Some House Democrats urged leaders Wednesday to break up their healthcare bill into smaller pieces in the wake of Republicans' victory in Massachusetts.
Reps. William Delahunt (D-Mass.) and John Yarmuth (D-Ky.), both of whom had previously voted for the House healthcare bill, said that Democrats should dissemble their comprehensive package and work to pass elements of it in smaller, individual portions.
"I think that we would get a good policy out of a series of bills that were brought up over the next several months," Delahunt said during an appearance on MSNBC, urging a more modest approach. "What I think we should do is have discrete votes on all of the issues."
Such an approach would means that elements of health reform, which are currently all cobbled together in a single healthcare bill, would be parsed out for a series of votes on individual parts -- maybe four or five parts, Delahunt said.
"I think what we're going to have to do is do it on an incremental basis," Delahunt said. "I think we take those provisions, bring them to the floor, and vote on them."
Yarmuth, a centrist Democrat from Kentucky, seconded the idea of breaking up the bill, an idea which some lawmakers in both parties have floated before.
"I think what would probably be the best thing, from my perspective, for us to do the best thing on healthcare is to send pieces of the program -- pass them here, send them to the Senate -- and let the American people digest them bit by bit," Yarmuth said during an appearance on Fox News. "All the surveys show that people like the individual elements of what we in the House were trying to do."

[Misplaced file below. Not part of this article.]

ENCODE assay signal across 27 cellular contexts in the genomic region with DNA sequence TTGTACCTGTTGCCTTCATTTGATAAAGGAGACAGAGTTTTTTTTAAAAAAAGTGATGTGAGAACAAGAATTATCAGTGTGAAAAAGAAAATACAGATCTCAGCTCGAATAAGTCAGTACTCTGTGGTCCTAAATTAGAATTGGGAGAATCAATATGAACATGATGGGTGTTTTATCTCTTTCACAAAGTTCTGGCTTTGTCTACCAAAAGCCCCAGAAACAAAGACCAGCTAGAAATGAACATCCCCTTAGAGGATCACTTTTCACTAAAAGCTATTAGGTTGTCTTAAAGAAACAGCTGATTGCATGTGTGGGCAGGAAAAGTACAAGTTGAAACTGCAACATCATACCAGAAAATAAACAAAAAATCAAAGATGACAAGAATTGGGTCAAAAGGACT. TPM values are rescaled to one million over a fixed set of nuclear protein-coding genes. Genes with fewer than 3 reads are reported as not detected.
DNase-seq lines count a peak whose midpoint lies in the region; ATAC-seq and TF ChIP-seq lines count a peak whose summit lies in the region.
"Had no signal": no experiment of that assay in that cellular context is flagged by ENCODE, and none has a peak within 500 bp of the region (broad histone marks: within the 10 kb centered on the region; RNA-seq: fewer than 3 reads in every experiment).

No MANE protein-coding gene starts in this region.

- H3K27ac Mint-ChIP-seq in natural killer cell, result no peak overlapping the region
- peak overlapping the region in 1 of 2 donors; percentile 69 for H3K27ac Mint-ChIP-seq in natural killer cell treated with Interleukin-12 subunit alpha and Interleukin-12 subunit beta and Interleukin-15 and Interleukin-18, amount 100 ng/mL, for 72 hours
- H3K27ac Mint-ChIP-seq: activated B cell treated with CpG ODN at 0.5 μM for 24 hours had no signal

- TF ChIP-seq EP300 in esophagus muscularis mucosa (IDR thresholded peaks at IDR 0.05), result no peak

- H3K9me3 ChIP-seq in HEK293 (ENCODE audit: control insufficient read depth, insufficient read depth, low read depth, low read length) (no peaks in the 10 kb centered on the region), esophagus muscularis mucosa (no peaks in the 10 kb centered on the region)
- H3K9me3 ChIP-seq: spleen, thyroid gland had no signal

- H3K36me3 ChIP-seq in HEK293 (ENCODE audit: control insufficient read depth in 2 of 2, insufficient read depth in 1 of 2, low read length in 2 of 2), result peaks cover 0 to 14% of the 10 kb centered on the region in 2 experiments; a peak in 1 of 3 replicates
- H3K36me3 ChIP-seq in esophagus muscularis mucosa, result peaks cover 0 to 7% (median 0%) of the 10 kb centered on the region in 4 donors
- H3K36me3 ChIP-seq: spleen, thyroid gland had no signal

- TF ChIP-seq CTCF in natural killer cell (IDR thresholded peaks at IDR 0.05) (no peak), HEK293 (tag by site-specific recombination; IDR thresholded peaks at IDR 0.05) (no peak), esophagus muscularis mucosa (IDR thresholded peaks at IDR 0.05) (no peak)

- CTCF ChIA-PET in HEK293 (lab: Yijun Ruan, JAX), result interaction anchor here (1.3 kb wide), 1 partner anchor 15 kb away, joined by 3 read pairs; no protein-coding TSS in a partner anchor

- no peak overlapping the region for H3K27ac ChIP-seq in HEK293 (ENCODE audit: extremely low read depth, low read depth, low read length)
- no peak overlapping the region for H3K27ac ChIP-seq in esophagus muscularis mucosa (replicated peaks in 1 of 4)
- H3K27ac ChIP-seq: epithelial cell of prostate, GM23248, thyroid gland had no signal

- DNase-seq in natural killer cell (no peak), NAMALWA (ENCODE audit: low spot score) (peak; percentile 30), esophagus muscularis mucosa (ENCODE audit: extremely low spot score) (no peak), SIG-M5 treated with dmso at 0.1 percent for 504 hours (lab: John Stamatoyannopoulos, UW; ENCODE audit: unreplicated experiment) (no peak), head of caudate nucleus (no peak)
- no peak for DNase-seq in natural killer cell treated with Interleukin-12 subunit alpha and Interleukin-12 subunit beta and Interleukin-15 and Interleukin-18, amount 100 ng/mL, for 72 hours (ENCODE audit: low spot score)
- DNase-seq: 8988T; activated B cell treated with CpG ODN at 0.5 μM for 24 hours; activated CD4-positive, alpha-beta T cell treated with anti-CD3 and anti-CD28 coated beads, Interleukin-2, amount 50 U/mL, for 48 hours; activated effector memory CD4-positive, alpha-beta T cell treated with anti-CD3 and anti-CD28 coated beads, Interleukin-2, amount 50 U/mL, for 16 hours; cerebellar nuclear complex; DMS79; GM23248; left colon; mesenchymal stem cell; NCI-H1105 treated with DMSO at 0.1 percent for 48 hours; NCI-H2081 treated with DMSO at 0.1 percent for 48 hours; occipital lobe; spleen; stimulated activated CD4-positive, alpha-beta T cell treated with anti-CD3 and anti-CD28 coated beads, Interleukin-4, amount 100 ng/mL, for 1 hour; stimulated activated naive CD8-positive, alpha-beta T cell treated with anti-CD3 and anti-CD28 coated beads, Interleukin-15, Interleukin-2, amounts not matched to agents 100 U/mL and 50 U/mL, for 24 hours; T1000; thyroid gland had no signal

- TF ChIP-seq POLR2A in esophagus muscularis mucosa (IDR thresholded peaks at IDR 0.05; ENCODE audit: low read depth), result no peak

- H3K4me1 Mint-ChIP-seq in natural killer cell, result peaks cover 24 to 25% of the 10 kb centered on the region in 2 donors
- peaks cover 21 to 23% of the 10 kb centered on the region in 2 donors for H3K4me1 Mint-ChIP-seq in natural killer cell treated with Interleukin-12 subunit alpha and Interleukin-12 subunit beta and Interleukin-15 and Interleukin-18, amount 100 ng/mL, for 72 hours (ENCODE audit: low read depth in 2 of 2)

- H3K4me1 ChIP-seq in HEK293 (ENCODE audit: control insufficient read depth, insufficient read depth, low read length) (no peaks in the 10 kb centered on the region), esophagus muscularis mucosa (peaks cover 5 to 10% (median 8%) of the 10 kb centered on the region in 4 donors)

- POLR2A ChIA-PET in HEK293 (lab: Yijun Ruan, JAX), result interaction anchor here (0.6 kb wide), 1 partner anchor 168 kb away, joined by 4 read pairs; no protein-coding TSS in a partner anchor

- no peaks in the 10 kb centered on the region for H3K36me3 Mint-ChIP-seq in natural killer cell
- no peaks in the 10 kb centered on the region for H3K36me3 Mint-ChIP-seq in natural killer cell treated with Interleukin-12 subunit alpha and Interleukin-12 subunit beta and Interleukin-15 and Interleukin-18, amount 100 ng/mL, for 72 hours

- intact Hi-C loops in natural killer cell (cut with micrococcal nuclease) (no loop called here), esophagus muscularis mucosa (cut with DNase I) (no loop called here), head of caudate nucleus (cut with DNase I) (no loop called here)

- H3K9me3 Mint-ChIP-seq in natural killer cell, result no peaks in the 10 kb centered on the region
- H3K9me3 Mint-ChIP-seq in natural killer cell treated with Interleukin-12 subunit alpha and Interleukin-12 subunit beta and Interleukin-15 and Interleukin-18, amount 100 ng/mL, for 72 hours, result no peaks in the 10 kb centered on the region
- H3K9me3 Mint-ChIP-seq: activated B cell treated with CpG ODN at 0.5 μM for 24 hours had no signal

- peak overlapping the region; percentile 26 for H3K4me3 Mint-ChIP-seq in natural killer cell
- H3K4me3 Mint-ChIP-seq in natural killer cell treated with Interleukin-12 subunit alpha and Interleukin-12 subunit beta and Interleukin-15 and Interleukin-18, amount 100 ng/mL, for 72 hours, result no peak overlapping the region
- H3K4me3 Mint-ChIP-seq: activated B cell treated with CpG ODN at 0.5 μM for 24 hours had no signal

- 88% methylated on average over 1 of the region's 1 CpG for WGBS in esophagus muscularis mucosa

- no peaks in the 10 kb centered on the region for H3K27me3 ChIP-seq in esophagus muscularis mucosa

Democrats have been considering a number of options on healthcare and other legislative priorities in the year ahead now that Republicans have enough votes to sustain a filibuster in the Senate.
Rep. Chris Van Hollen (D-Md.), a member of the House Democratic leadership, suggested Wednesday that all options are "on the table" on how to proceed.
Some Democrats have suggested rushing to pass healthcare, while others have talked about forcing the House to pass the Senate's bill, with the upper chamber passing changes to the package later using budget reconciliation.
The incremental maneuver would carry some political risk, with a break-up of the bill meaning that some of the taxes and savings contained in the comprehensive bill -- which are key to the health bills' budget neutrality -- being put at risk for defeat.
It's not clear whether Republicans would join in such an effort. Senate Minority Leader Mitch McConnell (R-Ky.) reiterated a demand that Democrats restart their healthcare negotiations in favor of a "step-by-step" approach, though it seems unlikely that the GOP would join with Democrats to support any of the individual elements the GOP finds distasteful.
This post was updated at 12:19 p.m.